This puzzle is based on one posed by the late Dr. Richard Feynman in one of his lectures:
Let's say you're a theoretical physicist who has just contacted an alien civilization using a brand new technology. Unfortunately, you can't figure out quite yet where your new alien friends live. They could be on the other side of the Galaxy, across the Universe, or even in another dimension.
But you start talking, starting first in the language of mathematics, then gradually working your way up to more complicated topics. After a while you come to understand that their world is more or less like ours. They have the same concepts of math and geometry, the same physical laws, and their world seems in many ways like ours. It has the same chemicals, and orbits a star with numerous other planets. And the aliens are far more advanced than us scientifically.
Eventually the aliens announce that they'd like to transport you over to their world. Ignoring the details of how they plan on accomplishing this (hypothetically assume "magic"), they would like to make you feel at home when you arrive.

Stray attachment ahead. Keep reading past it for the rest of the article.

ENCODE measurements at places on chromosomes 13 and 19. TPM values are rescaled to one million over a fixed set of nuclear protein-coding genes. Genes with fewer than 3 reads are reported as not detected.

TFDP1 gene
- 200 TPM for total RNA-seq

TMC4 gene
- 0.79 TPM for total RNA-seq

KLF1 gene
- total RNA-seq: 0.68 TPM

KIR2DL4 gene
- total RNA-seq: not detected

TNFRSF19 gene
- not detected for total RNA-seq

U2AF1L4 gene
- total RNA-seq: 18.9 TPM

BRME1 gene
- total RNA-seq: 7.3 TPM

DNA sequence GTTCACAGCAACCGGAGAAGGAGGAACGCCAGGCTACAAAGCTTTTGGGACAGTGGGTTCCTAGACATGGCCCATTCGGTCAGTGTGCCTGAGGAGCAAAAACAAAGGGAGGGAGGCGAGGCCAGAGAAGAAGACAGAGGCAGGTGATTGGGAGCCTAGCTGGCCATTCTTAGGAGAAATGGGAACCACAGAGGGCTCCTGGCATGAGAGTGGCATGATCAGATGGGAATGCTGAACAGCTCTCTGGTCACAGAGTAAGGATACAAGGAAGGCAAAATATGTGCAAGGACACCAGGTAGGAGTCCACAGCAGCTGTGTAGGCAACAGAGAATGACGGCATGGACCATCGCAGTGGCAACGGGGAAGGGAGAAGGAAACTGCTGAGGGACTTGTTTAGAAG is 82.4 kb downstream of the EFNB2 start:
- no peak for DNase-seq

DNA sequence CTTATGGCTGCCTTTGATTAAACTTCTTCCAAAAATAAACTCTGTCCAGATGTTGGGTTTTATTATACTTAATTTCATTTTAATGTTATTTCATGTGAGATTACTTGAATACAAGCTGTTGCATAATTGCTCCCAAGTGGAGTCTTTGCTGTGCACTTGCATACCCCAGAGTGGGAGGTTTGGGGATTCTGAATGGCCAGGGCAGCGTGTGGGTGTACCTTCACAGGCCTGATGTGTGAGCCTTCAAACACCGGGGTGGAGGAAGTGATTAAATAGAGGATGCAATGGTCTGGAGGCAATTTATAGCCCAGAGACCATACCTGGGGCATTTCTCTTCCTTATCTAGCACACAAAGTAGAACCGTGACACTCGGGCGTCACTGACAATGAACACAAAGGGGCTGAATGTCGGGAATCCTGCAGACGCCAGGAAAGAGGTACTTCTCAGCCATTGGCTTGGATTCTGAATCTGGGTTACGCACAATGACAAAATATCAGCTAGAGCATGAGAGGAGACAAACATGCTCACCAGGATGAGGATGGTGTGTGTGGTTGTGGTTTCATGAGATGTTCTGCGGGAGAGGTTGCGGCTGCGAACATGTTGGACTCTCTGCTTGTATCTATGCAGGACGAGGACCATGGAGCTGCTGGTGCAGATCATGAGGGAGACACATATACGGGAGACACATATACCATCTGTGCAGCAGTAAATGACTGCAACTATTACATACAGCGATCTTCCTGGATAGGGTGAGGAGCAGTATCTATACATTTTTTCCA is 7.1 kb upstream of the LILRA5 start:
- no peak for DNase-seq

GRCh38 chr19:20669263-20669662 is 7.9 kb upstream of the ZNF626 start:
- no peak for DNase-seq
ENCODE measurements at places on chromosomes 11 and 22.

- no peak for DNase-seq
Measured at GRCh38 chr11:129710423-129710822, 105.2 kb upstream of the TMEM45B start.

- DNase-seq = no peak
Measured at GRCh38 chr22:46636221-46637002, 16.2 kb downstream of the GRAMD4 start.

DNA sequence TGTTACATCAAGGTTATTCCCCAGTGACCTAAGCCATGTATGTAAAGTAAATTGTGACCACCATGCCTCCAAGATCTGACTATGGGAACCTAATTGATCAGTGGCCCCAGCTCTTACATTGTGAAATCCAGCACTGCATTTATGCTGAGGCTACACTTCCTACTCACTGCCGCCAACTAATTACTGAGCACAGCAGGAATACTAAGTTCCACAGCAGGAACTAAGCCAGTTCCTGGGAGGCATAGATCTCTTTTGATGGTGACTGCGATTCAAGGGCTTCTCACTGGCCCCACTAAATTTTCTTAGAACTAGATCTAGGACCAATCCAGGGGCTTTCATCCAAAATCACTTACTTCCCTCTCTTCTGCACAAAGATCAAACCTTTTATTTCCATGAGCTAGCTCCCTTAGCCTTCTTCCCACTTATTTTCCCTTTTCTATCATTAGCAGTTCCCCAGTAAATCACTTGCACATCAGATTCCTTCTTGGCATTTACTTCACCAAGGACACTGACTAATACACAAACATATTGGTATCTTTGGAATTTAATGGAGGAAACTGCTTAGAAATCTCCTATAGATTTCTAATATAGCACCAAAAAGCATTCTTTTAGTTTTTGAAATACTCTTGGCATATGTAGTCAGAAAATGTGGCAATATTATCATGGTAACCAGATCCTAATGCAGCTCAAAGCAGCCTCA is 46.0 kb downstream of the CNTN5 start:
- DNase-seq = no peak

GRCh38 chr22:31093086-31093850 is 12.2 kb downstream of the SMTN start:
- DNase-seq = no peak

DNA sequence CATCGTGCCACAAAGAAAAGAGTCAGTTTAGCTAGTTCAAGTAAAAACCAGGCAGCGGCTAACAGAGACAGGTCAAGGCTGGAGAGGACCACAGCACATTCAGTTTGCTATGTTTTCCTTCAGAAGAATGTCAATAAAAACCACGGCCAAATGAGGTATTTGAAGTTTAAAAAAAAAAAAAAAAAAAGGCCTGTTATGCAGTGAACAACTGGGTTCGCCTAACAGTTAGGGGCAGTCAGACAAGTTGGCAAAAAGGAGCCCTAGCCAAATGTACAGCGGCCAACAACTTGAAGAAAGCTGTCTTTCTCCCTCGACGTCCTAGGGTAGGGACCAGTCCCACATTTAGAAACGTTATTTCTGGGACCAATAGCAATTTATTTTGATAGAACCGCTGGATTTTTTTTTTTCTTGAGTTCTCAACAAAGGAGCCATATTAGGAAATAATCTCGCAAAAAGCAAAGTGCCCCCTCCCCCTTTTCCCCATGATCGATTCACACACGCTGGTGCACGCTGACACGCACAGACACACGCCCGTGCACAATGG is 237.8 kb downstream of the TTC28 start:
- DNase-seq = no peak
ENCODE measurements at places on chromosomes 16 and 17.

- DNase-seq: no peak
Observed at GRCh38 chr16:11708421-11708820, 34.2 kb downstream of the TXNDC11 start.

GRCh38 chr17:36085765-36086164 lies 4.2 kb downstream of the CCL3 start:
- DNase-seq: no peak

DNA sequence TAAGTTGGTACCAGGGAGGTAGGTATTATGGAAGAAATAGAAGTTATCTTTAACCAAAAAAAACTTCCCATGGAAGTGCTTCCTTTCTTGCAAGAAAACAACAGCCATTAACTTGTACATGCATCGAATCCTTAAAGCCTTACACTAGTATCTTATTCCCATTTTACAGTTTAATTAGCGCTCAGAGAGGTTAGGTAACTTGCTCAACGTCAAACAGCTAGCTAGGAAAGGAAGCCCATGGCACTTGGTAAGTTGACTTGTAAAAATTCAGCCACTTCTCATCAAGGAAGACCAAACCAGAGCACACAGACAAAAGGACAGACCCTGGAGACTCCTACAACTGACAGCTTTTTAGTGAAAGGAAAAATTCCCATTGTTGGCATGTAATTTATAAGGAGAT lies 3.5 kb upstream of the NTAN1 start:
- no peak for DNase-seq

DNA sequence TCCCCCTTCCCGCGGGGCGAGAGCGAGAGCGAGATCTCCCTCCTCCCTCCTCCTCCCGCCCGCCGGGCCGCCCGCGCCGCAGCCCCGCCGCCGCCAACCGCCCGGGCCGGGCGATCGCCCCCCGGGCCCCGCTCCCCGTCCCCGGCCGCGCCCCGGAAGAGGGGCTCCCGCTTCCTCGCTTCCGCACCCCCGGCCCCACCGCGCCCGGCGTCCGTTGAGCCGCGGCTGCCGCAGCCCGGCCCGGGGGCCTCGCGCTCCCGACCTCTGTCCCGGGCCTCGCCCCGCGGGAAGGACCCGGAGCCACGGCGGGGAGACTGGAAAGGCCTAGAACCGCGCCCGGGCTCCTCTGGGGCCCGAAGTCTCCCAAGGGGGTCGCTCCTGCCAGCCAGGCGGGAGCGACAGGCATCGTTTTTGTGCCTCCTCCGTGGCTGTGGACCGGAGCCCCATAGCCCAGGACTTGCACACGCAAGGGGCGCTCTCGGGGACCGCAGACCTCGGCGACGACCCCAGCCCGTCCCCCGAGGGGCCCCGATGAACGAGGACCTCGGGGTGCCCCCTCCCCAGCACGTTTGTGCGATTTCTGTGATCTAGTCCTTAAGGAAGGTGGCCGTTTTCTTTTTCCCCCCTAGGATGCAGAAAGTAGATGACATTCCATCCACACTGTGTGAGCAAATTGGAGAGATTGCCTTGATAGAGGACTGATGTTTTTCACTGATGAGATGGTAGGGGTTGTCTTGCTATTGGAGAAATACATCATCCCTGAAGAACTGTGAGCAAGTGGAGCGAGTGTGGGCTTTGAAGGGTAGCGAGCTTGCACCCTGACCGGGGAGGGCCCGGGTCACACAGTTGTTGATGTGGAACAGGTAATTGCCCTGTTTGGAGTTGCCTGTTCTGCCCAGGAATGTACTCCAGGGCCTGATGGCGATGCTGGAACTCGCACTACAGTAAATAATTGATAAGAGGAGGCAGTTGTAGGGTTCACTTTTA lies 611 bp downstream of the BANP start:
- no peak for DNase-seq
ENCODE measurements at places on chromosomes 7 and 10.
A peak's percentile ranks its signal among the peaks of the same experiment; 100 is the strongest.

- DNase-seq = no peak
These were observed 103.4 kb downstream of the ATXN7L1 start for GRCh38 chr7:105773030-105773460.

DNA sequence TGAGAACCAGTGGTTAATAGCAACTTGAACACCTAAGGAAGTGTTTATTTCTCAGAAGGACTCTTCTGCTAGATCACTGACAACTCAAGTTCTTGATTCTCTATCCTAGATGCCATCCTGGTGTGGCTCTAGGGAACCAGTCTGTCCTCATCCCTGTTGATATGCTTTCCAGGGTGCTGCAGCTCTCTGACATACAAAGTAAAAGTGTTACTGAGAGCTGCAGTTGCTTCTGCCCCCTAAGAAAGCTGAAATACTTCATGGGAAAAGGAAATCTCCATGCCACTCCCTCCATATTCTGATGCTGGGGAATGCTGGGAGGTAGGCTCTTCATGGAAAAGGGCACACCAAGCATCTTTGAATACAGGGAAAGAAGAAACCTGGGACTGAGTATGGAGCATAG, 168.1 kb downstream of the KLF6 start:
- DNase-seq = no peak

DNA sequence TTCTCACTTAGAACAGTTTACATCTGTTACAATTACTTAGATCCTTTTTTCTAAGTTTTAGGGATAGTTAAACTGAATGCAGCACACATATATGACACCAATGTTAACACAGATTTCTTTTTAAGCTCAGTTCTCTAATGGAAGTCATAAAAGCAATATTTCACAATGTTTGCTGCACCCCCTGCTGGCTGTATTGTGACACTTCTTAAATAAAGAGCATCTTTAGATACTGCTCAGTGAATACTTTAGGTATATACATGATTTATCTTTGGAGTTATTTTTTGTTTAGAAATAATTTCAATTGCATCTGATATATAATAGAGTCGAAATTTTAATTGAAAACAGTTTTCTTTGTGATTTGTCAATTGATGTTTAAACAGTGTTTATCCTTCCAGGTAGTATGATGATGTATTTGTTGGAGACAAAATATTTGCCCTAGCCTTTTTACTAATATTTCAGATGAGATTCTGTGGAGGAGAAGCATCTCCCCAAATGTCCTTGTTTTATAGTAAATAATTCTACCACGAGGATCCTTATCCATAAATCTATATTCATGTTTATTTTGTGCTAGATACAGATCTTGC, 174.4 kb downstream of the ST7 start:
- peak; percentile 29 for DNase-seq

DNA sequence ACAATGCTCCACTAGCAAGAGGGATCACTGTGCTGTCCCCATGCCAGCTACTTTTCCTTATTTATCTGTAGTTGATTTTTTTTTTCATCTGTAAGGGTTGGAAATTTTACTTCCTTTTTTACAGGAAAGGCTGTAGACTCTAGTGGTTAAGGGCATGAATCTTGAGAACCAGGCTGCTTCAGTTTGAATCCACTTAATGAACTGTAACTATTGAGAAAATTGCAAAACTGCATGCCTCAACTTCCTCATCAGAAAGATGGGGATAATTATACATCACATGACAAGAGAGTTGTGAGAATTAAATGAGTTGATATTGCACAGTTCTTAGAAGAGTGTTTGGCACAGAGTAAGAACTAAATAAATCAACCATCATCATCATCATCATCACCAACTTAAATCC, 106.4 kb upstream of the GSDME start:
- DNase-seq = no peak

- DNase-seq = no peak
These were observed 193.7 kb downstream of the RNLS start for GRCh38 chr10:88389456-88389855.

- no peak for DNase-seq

So you starting telling the aliens everything you can about your home. Surprisingly, you discover that using only concepts built up from a shared understanding of math, physics, and chemistry, you can paint an amazingly detailed picture of life on Earth over time.
Assuming the aliens can build anything you can describe, and that you have the combined resources of all of Earth, could you theoretically describe your world well enough for you to survive on their world? Well enough that you couldn't tell the difference?